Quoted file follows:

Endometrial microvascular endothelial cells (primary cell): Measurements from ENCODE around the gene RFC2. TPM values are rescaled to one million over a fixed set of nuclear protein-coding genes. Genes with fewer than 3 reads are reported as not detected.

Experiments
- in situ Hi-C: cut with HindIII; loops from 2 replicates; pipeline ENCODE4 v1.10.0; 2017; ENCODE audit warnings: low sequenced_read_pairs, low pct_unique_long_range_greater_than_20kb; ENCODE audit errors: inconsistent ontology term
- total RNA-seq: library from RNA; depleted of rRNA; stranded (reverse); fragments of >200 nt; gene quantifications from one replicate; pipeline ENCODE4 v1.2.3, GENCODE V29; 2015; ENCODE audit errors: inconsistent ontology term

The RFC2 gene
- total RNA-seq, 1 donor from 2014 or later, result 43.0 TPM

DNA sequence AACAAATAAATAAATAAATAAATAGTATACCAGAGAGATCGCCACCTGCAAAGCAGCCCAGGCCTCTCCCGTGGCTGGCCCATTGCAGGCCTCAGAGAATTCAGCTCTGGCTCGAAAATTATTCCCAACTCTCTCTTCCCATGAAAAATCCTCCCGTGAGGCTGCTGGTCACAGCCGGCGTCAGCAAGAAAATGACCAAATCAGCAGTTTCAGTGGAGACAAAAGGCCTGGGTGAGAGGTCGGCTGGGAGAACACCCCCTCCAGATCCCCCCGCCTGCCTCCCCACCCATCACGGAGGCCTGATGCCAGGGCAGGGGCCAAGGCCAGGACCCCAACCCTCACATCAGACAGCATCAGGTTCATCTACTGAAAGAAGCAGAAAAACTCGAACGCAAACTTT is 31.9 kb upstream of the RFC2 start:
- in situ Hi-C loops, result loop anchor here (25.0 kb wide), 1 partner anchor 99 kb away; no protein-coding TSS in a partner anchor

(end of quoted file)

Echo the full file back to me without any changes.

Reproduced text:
Endometrial microvascular endothelial cells (primary cell): Measurements from ENCODE around the gene RFC2. TPM values are rescaled to one million over a fixed set of nuclear protein-coding genes. Genes with fewer than 3 reads are reported as not detected.

Experiments
- in situ Hi-C: cut with HindIII; loops from 2 replicates; pipeline ENCODE4 v1.10.0; 2017; ENCODE audit warnings: low sequenced_read_pairs, low pct_unique_long_range_greater_than_20kb; ENCODE audit errors: inconsistent ontology term
- total RNA-seq: library from RNA; depleted of rRNA; stranded (reverse); fragments of >200 nt; gene quantifications from one replicate; pipeline ENCODE4 v1.2.3, GENCODE V29; 2015; ENCODE audit errors: inconsistent ontology term

The RFC2 gene
- total RNA-seq, 1 donor from 2014 or later, result 43.0 TPM

DNA sequence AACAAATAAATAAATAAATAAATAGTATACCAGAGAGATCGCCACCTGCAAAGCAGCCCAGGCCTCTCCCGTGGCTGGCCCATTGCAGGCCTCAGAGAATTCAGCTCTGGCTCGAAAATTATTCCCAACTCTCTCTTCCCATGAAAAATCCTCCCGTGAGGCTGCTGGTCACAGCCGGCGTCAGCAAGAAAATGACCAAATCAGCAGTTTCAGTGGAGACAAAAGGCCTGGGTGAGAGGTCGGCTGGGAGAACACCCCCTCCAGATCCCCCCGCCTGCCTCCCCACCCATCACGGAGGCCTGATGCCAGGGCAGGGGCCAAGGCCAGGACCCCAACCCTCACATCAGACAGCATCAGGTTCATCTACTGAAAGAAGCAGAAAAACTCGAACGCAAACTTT is 31.9 kb upstream of the RFC2 start:
- in situ Hi-C loops, result loop anchor here (25.0 kb wide), 1 partner anchor 99 kb away; no protein-coding TSS in a partner anchor